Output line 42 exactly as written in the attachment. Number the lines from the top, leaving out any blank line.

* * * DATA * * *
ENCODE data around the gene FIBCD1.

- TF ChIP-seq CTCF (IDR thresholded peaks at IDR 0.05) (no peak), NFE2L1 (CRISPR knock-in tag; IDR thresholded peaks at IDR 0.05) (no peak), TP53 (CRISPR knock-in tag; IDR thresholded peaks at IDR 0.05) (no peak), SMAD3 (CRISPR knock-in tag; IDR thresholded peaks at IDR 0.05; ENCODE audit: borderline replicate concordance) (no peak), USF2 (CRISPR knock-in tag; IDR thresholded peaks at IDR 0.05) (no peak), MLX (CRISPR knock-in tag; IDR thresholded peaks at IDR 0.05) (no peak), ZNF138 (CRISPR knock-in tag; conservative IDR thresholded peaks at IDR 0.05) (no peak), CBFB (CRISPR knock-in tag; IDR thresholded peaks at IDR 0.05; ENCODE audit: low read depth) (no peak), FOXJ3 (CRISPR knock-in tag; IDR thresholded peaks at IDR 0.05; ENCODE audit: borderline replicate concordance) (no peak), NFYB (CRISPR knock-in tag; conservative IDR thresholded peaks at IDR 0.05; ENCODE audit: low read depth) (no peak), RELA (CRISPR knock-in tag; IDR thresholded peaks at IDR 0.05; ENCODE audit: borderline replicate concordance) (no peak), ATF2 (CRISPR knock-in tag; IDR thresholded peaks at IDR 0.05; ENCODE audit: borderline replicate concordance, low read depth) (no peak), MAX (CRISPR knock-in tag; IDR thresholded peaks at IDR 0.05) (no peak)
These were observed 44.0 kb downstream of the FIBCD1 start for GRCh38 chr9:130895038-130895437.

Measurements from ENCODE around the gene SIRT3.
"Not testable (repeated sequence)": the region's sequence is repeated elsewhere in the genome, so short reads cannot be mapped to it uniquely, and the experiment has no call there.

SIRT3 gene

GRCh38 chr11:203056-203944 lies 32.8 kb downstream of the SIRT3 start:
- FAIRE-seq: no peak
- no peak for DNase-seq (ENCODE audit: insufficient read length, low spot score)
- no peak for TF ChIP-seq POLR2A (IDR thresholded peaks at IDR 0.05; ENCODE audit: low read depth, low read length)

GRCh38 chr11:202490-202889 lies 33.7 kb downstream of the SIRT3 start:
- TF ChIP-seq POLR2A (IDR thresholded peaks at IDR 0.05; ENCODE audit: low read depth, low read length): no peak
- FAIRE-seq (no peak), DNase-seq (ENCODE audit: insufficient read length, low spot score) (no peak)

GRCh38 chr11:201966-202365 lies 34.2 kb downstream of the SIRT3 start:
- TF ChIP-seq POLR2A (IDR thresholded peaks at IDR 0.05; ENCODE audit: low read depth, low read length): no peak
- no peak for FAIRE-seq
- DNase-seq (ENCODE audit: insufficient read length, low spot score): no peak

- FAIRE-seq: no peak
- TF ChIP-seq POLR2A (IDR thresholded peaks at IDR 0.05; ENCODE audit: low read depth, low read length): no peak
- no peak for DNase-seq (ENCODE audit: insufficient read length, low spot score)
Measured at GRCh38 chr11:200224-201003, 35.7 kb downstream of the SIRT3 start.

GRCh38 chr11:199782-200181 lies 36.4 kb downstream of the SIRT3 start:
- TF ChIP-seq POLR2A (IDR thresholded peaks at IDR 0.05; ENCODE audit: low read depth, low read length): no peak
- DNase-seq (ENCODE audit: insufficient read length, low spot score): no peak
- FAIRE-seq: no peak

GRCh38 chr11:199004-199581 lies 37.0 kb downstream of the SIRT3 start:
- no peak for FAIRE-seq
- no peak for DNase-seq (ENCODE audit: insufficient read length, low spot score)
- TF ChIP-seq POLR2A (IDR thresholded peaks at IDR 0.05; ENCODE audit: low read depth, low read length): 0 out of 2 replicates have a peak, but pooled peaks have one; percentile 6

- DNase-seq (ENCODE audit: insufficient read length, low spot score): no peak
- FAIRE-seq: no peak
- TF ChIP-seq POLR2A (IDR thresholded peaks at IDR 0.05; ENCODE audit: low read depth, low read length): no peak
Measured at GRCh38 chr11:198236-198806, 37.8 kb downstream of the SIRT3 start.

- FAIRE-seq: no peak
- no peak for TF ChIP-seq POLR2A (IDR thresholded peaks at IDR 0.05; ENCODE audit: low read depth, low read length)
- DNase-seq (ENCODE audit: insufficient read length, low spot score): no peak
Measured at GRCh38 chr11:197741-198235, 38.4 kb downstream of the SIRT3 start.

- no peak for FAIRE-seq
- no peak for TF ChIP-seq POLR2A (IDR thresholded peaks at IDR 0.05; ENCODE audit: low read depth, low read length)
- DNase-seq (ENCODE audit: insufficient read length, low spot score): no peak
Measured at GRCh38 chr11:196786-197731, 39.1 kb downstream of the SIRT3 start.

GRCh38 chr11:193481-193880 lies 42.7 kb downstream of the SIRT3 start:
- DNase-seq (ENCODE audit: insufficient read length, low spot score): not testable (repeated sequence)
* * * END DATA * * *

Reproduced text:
GRCh38 chr11:193481-193880 lies 42.7 kb downstream of the SIRT3 start: